Appeal to abandon 10% pay rise to £74,000 for MPs
Downing Street has made a fresh appeal to the body that sets MPs' pay to abandon plans for a £7,000 rise.
It said in a letter to the Independent Parliamentary Standards Authority that the planned rise was "not appropriate".
Ipsa has said unless there is "new and compelling evidence," MPs' pay will rise by 10%, from £67,060 to £74,000.
BBC assistant political editor Norman Smith said PM David Cameron was under pressure after many opposition MPs said they would give the money to charity.
Labour's leadership hopefuls Andy Burnham, Yvette Cooper and Liz Kendall have said they will reject the extra money and Labour leader Harriet Harman is thought likely to do so, our correspondent said.
Education Secretary Nicky Morgan, SNP leader Angus Robertson and Lib Dem leadership hopeful Tim Farron have all said they will give the money to charity.
International Development Secretary Justine Greening said MPs needed to "sort out what is happening" with Ipsa, saying the body is not working.
The letter sent to Ipsa chairman Sir Ian Kennedy by Commons Leader Chris Grayling pointed out that the government had provided a "comprehensive response" to the watchdog's initial consultation on the issue two years ago.
"The government opposed the suggestion that there should be a pay rise of this nature at that time, and the view of the government remains that a pay rise of this nature at this time is not appropriate," it said.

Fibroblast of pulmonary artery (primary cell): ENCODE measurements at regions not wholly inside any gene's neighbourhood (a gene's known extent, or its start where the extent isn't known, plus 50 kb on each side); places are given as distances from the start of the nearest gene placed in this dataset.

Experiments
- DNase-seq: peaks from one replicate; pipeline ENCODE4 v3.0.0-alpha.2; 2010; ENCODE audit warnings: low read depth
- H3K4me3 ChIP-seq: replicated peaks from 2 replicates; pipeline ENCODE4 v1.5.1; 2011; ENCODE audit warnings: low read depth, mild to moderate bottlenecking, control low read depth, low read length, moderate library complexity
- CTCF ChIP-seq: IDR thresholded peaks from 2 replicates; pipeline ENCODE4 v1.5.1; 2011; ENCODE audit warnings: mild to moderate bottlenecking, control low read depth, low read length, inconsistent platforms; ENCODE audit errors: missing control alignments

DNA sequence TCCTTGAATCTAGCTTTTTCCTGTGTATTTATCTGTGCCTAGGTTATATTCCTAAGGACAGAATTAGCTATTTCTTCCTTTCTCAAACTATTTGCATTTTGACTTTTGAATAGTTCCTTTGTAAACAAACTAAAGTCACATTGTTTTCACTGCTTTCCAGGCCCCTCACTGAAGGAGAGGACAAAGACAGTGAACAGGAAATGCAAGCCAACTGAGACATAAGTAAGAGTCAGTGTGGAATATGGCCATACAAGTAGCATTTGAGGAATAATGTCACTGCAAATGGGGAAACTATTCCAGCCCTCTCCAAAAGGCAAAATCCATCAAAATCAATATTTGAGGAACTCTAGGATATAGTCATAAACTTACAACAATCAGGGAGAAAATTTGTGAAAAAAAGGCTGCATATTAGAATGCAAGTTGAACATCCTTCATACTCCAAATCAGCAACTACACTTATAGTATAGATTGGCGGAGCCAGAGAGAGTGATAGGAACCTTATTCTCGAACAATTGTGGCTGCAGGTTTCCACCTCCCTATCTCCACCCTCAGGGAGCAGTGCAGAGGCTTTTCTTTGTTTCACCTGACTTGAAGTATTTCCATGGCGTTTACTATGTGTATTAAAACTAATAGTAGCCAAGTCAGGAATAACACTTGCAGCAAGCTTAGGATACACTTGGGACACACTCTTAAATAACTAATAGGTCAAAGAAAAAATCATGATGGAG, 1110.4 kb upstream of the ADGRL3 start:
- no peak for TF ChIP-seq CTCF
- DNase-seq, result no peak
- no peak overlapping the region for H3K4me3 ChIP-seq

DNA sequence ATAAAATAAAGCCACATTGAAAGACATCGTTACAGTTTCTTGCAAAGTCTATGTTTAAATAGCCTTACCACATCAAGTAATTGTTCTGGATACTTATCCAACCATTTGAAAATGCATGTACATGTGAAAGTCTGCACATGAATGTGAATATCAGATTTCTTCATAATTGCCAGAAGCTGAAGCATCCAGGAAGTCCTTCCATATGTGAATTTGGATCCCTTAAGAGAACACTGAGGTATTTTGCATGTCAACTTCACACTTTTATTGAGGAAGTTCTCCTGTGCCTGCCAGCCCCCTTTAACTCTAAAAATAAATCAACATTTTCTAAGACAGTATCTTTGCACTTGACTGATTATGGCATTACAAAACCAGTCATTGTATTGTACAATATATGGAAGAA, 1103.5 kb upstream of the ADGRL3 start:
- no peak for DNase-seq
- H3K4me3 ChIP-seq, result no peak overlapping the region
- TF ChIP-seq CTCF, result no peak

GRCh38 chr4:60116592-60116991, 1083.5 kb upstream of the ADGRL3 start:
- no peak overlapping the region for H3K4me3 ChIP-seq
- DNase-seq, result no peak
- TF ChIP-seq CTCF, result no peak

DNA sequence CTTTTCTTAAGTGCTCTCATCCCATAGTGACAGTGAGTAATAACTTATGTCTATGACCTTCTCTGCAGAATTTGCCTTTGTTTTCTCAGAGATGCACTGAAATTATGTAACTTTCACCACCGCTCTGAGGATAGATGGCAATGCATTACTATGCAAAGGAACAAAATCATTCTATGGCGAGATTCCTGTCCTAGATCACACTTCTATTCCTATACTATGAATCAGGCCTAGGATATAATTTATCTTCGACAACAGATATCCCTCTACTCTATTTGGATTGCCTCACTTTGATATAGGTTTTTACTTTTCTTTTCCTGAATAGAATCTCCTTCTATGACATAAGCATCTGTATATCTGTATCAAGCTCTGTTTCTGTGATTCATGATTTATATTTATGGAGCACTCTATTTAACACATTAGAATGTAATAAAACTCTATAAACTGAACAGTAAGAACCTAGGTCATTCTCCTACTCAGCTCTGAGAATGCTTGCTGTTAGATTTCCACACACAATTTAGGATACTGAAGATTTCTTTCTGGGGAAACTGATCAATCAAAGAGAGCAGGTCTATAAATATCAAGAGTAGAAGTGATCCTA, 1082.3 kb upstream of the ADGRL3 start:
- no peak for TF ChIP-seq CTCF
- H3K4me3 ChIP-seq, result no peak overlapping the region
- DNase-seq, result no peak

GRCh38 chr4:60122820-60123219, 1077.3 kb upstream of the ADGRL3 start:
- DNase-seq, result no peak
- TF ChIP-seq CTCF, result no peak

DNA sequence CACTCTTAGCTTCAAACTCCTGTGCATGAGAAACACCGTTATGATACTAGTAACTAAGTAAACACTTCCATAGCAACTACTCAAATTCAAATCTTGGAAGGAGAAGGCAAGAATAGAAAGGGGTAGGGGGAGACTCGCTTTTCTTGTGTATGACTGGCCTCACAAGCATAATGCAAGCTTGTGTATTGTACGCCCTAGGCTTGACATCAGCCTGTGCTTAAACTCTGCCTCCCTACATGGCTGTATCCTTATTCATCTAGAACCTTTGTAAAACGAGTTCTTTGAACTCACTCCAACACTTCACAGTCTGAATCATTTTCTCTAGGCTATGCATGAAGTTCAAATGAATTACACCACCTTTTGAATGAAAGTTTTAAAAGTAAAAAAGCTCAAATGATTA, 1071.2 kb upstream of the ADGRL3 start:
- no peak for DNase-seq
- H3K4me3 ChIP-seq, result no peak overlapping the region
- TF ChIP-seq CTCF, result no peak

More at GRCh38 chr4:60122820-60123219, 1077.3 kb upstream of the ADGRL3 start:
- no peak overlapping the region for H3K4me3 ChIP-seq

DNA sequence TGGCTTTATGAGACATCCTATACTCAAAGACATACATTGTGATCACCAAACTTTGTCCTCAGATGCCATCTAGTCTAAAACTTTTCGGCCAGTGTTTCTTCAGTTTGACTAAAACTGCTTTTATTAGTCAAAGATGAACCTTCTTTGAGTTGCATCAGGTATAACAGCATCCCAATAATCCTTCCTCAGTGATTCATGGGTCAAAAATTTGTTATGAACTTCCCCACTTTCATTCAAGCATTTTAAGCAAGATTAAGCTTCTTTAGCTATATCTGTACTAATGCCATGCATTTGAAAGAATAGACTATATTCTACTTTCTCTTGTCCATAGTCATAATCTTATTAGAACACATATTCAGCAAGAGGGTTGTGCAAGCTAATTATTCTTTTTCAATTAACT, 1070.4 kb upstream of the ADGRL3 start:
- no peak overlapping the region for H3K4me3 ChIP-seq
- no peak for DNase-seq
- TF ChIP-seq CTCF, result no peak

Downing Street had previously indicated that although the prime minister was opposed to the rise, he would accept it.
Appearing on the BBC's Question Time, Ms Greening said the proposed pay rise could not be justified and that she was "incredibly frustrated" and "fed up" with Ipsa.
"Personally I think that we do need to sort out what is happening with Ipsa because how anyone can think that this kind of proposal is acceptable is utterly beyond me."
Education Secretary Mrs Morgan told the BBC is was not the "right time" for a pay rise and said: "I think MPs are going to make it very clear that they don't think this is the right thing to do."
Labour frontbencher Gloria De Piero said the rise proposed by Ipsa was "immoral" and called for the body to give MPs the opportunity not to take the cash.
She said she would give it to charity.
Ipsa's chief executive Marcial Boo said: "Clearly everybody is entitled to their view, but overall MPs are not going to be benefiting any more than they were before because the adjustment to their salary is compensated for by the cuts to their pension and the allowances."
He told the BBC: "MPs, like all of us, are very welcome to choose to give their money to charity when they receive their salary."
Singer Charlotte Church waded in to the debate over MPs' pay, saying the planned 10% rise is "ridiculous".
She questioned in what other industry would salaries be hiked by so much and suggested MPs should "put it back in guys, you'll be alright".
Ipsa was handed control of decisions over MPs' pay and expenses in the wake of the 2009 expenses scandal. It does not need to get the agreement of Parliament to bring in the changes.
Mr Cameron has previously urged Ipsa to scrap the above-inflation increase, which was initially proposed to address complaints that pay had fallen behind the rest of the public sector.
But as it launched its final review of the proposals, Ipsa restated its intention to press ahead with the increase, and said there appeared to be no "material" reason to change the recommendations.